There's no question that there is evil in the world, but we are blinded by the light of our own superiority to somehow believe that when *we* fight evil we aren't ourselves acting in evil ways.  Coincidentally, every other country that we think acts in evil ways thinks the same good things about themselves as we do about ourselves, and more and more of them see the US as the ultimate source of evil in the world.  All we've really done is raised the ante by increasing the size and potency of our military and forced those who "oppose us" to find new ways to undermine our policies and objectives.  The real "arms race" is the desperate efforts others make to find new ways to achieve their goals in the face of our overwhelming military capabilities.  We are the reason Al Qaeda grew, we are the reason for the global pandemic of terrorism, we are the reason for the growth of ISIS.

What all that means to me is that having the strongest military in the world is beside the point, almost an oxymoron that our confidence in the supremacy of our power is our weakness.  In other words, the only way we can succeed in making the world a more peaceful place with our military is to kill everybody else.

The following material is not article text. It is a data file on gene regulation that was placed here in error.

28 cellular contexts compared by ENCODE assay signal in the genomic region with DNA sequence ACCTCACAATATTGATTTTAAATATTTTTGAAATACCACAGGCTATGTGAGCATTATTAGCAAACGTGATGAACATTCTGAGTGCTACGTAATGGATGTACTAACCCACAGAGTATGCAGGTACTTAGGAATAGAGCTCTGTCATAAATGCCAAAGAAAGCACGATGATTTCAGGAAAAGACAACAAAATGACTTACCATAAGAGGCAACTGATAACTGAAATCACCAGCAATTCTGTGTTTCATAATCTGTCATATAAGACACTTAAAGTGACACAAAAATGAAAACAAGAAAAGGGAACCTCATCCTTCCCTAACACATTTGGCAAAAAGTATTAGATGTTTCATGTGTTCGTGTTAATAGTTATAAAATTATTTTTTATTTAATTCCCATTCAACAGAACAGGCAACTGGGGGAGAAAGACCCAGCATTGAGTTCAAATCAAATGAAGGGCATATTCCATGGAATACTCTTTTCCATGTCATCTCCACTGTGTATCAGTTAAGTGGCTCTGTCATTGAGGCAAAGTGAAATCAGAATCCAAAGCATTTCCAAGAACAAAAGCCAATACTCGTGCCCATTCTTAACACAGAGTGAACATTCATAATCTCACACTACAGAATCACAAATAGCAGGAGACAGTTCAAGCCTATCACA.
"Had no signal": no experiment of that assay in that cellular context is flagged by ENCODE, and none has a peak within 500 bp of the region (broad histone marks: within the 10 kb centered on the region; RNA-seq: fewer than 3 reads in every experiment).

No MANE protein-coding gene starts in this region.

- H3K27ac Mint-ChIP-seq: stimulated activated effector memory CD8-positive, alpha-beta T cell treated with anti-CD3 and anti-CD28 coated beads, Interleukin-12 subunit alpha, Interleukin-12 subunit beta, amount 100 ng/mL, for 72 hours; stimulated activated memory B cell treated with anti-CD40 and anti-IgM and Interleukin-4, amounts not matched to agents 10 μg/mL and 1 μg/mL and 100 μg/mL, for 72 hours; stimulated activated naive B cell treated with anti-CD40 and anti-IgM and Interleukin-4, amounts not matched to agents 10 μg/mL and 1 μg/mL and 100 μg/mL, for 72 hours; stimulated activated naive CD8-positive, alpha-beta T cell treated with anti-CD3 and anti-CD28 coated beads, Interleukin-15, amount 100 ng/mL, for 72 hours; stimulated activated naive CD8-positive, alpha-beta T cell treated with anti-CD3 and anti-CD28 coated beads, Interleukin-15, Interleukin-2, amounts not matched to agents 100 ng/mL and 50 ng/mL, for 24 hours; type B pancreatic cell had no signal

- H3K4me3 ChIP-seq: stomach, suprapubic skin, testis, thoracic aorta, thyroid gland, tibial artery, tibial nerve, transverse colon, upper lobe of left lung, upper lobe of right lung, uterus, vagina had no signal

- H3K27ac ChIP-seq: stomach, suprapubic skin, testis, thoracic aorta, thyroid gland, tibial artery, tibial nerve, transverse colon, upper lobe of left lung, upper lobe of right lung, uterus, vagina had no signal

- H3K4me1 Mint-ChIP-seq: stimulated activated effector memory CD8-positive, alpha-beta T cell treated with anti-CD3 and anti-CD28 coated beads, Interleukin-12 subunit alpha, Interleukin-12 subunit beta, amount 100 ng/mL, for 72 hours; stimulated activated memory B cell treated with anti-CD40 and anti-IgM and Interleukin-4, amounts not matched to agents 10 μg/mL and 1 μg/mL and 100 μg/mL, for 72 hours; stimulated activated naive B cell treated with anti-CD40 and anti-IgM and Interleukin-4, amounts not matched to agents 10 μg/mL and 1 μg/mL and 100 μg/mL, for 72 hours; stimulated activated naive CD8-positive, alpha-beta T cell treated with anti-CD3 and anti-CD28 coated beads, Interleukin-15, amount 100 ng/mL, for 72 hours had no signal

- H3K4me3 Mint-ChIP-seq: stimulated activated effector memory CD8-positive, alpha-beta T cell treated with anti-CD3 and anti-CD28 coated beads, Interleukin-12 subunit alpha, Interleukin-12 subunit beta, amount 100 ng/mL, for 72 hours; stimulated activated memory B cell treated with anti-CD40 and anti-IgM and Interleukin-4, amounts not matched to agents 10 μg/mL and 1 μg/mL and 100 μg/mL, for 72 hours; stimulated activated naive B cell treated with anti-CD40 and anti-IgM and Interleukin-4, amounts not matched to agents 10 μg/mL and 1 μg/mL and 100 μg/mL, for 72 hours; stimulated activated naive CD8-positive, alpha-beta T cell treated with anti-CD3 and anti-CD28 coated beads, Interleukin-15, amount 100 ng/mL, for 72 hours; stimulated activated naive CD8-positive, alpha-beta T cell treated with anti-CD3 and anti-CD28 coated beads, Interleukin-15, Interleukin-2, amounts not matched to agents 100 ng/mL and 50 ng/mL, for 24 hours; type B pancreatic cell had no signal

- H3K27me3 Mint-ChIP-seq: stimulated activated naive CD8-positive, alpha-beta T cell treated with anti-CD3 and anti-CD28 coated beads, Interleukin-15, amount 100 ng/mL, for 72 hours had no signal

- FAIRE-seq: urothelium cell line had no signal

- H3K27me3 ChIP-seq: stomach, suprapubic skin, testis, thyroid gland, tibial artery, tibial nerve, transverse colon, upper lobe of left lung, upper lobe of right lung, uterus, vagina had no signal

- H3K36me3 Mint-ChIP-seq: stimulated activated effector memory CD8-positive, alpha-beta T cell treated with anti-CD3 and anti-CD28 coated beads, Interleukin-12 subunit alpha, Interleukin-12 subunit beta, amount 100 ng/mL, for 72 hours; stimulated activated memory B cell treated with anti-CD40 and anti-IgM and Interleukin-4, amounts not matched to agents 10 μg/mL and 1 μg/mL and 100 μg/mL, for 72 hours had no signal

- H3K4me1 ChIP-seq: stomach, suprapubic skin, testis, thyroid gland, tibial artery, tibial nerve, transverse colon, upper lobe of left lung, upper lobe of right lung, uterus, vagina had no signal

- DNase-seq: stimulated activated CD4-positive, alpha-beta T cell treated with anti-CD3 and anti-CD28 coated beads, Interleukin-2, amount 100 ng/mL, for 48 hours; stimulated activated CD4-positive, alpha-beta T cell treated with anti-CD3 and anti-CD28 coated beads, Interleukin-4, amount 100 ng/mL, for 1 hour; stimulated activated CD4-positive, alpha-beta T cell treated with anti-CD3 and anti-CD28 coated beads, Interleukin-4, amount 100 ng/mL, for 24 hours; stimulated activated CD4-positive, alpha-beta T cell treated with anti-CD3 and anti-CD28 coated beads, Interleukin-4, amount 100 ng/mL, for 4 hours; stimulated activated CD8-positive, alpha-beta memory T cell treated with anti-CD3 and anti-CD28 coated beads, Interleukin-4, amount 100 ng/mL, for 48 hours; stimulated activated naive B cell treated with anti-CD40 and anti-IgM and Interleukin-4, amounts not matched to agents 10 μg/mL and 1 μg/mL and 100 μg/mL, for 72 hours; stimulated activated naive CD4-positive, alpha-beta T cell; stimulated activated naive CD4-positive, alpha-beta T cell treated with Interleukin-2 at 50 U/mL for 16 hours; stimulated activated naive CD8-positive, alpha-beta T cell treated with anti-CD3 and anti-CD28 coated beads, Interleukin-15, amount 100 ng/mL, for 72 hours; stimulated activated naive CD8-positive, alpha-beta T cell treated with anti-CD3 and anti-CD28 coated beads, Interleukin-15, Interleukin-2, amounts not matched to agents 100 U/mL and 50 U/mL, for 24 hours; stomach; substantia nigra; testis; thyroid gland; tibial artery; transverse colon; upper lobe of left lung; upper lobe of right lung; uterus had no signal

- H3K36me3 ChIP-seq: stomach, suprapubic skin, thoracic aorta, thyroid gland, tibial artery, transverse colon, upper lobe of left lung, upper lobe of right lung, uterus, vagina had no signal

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Food for thought: Trump's clownish pronouncements, assuming you believe they are sincere in the first place, are basically impossible promises and only bamboozle people who confuse a President with a king. Yet the mistakes Hillary and those like her have made time and again, are well within the purview of a modern president. Indeed, it seems the ability to get the USA tangled in foreign wars is one of the few areas where U.S. Presidents hold significant personal power.
I think Trump is sincere, but beneath his clownish exterior is a clown.  His shifting positions are all acts as far as I can tell, and his sincerity rests in his naked appeals to his audience to laugh at him and by doing so love him.  I can't fathom why his psychological state hasn't been analyzed to look for the root causes of his peculiar and dangerously pathological narcissism.  His campaign slogan seems to be "If you liked that, just wait for my next trick!"  That makes him especially scary, because we have no idea how he will think or what he will do when he sits in the Oval Office all by himself with nobody to entertain and nobody to egg him on but his sycophants.
« Last Edit: May 21, 2016, 07:39:47 AM by AI Wessex »

AI Wessex

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Re: Don't look now, it's happening again
« Reply #17 on: May 21, 2016, 07:51:29 AM »
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See above<linky>.
Sorry, the link was bad.  To quote myself....

Our track record is bad enough that staying home and staying out of things should be assumed to be no riskier than intervention, absent radically different approaches that don't enrich the same people or types of people and don't kill thousands of innocents.